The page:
A thirty-two-metre high Union Jack is set to be emblazoned on the corner of the new UK government building near Sgwâr Canolog in the centre of Caerdydd.
The newly built office block—Tŷ William Morgan—houses four thousand civil servants from several UK government departments and agencies; the majority of whom work for HMRC.
The building is named for William Morgan—Bishop of Llandaf and Llanelwy—who is famous for masterfully translating the Bible into Welsh in 1588.
According to WalesOnline, the plans to add the Union Jack onto the building were approved by Caerdydd Council.
According to the planning documents, the signage will be non-illuminated and applied externally to the upper level windows at the south east corner of the building.
While Caerdydd Council acknowledged the "large scale" of the vinyl graphic, it nevertheless approved the proposal on the grounds that it is "appropriately proportioned in relation to the overall scale of the building."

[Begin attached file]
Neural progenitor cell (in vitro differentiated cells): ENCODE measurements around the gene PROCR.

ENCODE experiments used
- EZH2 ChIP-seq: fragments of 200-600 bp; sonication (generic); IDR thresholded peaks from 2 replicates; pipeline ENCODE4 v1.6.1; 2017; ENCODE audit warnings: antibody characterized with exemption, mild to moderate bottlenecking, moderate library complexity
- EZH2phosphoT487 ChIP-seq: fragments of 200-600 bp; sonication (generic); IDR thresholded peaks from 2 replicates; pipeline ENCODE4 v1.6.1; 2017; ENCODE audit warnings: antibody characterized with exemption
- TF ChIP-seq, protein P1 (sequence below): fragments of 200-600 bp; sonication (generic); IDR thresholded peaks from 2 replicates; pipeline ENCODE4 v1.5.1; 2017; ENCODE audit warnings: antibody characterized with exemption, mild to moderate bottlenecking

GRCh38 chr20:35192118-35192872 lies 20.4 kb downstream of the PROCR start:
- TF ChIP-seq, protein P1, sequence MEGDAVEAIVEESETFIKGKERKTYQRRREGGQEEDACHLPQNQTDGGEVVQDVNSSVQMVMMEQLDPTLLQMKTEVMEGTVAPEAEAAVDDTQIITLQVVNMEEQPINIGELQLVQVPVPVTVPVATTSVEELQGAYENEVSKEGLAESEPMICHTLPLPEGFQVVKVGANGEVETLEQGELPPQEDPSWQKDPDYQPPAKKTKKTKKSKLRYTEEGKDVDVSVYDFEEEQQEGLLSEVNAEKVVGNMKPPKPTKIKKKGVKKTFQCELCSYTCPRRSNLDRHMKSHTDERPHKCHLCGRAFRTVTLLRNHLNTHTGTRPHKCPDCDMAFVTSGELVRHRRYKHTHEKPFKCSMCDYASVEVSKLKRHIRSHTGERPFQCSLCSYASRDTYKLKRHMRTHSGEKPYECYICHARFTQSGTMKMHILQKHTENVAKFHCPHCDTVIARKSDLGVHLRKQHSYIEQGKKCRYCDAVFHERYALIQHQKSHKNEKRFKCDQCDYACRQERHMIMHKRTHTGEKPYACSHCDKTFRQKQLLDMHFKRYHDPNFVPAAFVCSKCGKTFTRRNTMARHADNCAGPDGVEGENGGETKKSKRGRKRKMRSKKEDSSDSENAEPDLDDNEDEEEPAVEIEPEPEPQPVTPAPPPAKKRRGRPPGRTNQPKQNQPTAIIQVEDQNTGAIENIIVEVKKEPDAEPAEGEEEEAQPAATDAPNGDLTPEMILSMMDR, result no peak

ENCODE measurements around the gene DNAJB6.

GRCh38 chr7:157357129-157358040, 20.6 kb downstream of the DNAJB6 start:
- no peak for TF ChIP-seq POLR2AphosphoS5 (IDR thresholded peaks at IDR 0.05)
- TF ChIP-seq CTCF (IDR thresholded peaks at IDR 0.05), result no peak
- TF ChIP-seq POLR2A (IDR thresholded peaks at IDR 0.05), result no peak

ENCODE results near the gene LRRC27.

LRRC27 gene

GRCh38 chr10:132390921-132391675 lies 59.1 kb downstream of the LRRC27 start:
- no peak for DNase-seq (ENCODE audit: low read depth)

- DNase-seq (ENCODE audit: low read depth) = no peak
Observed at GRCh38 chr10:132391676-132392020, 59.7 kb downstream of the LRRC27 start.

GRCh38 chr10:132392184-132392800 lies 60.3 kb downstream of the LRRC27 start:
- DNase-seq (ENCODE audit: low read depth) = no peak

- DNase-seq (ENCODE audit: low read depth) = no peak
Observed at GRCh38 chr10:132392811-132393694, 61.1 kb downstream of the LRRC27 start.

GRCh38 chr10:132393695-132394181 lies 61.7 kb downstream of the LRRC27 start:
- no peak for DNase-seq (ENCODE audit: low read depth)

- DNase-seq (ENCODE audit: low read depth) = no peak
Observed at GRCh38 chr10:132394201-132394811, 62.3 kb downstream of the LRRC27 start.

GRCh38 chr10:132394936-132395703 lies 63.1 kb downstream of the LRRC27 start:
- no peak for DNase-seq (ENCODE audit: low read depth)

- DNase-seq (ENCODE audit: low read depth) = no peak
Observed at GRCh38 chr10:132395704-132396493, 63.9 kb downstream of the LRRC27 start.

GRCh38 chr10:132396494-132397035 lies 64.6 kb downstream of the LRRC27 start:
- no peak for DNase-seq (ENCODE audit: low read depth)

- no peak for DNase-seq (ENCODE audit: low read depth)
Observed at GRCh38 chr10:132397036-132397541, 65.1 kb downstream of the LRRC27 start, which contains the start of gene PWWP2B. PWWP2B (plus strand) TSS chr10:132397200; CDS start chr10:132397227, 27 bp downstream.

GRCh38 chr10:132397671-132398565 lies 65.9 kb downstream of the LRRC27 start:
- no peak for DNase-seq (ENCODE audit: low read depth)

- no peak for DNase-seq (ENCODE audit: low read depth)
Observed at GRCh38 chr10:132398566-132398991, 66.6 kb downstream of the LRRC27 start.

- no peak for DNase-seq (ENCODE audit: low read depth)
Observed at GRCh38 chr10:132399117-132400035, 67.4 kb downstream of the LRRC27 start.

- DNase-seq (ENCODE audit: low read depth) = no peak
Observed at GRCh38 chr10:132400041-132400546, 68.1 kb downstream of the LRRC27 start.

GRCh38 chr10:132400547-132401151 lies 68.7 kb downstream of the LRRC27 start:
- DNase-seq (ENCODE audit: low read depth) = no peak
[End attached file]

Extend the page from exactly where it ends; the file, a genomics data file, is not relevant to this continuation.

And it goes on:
Detractors argue that the stunt—as they see it—is a knee-jerk reaction by the UK government to the rise in support for Welsh independence.
Similarly, the UK government's "flagship" hub in Edinburgh—Queen Elizabeth House—has also been emblazoned with a Union Jack.
Some see the strategy to locate grandiose UK government buildings in the Welsh and Scottish capitals and to brandish the Union Jack is part of Boris Johnson's move toward "muscular unionism".
This is not the first time that the newly built office block has provoked backlash. Earlier this year, large lettering spelling out "Llywodraeth y DU / UK Government" appeared on the side of the building.
However, according to the UK government's own style guide, the prescribed stylisation should actually be "UK government" with a lower-case 'g'.